The Caro-Kann Defense is a solid and careful opening Black can use to combat the king’s pawn opening (1. e4).
Its origins can be traced back to the early 1880s when Horatio Caro, an English chess player, and Marcus Kann, an Austrian chess master, independently explored the opening.
Notable players like Aron Nimzowitsch and Jose Raul Capablanca began to incorporate it into their repertoire, which contributed to its further development and adoption by other chess enthusiasts.
The opening starts with 1. e4 c6.
By playing c6, Black temporarily gives up the center in exchange for easier development, they will then look to play …d5 and undermine White’s influence in the center of the board.
After 1…c6, the major continuation for White is to play 2. d4. By playing d4, White grabs hold of a lot of space in the center of the board. Black then immediately attacks the center with 2…d5.
One advantage of the Caro-kann is that it leads to excellent endgames for Black since Black gets a very good pawn structure.
From here, White has a few lines they can go for:
- The Exchange Variation
- The Classical Variation
- The Advance Variation
The Exchange Variation
1. e4 c6 2. d4 d5 3. exd5 cxd5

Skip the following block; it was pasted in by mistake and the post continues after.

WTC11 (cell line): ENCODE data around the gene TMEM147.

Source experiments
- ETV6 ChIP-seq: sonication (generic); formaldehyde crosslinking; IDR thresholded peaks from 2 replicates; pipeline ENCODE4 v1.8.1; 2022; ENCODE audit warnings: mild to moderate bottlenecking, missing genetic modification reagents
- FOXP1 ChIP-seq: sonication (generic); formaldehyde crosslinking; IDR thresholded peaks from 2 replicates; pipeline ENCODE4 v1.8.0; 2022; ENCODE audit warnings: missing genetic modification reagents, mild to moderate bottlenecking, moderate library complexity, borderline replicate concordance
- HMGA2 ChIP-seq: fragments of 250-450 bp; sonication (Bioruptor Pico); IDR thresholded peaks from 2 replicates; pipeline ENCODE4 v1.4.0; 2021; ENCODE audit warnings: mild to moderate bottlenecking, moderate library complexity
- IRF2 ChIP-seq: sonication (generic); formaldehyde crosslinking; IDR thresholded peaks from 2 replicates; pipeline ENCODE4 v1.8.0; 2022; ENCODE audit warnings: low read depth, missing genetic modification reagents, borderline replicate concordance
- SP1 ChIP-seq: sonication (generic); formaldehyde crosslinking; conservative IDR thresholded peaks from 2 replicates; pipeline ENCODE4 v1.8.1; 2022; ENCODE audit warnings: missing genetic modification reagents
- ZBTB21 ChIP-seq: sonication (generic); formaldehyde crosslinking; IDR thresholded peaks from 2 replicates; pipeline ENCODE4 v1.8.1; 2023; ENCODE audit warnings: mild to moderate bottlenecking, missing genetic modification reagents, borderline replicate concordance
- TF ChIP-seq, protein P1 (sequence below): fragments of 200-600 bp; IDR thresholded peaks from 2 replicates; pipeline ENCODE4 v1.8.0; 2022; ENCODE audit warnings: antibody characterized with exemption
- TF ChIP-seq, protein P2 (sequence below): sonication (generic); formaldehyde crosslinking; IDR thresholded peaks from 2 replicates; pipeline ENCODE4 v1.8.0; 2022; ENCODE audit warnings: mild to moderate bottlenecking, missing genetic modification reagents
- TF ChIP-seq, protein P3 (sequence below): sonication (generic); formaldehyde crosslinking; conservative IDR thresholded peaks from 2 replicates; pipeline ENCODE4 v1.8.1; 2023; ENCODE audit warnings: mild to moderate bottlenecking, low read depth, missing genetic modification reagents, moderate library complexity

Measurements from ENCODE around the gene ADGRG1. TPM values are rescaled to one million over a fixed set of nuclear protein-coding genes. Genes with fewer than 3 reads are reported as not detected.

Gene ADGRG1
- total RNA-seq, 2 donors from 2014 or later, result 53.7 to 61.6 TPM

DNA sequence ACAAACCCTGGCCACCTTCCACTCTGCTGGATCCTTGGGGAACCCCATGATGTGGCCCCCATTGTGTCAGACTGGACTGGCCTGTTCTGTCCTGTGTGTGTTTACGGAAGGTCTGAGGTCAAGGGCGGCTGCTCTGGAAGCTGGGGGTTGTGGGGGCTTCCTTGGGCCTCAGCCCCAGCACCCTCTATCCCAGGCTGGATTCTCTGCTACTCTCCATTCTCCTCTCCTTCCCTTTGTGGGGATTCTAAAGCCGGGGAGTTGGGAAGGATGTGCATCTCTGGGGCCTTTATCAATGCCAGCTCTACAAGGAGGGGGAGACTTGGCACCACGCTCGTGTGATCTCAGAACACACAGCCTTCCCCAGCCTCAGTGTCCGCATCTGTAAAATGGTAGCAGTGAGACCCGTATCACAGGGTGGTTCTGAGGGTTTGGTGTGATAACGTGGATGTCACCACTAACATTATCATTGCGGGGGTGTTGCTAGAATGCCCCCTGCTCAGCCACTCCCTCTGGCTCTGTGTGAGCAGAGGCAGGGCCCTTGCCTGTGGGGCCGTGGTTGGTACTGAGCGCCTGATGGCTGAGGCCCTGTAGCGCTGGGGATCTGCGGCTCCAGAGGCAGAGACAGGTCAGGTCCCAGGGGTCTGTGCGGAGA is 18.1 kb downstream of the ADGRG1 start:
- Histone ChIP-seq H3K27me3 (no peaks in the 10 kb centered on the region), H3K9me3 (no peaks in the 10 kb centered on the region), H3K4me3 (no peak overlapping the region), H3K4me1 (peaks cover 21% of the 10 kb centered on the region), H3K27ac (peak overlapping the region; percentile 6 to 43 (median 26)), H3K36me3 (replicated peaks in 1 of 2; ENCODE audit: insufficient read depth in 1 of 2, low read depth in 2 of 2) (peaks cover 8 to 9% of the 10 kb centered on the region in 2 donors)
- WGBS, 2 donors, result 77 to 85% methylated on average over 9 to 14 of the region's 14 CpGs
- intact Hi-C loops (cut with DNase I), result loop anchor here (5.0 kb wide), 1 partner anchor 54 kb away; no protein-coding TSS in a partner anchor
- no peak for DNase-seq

In the exchange variation, White goes for an early capture in the center with 3. exd5.
By playing exd5, White relives all the tension in the center and gives Black a chance to equalize in the game. Black will reply with cxd5.
The pawn structure here looks symmetrical and there’s little prospect of creating positional imbalances that can lead to advantages for either side.
The board is wide open and both sides can easily develop their pieces without worrying about any hidden tactic or plans that the opponent might have.
The Classical Variation
1. e4 c6 2. d4 d5 3. Nc3
The most popular reply to …d5 is for White to play 3. Nc3. This is known as the classical variation.
Black can respond with …Nf6, …e6, or …dxe4, however, 3…dxe4 is the best move as Nf6 and e6 do not give Black any significant advantage or improve their position.
If Black plays …Nf6, White will advance their pawn to e5 and force the knight to move. This will result in Black losing a tempo as they already moved the knight twice in the opening without any advantage gained. Playing …e6 also locks in Black’s light-squared bishop. Therefore, 3…dxe4 is the way to go for Black.
The game then continues with White capturing the e4 pawn with 4. Nxe4. After the knight captures the pawn, Black can choose from any one of the three continuations. They are: …Nd7 …Bf5 and …Nf6.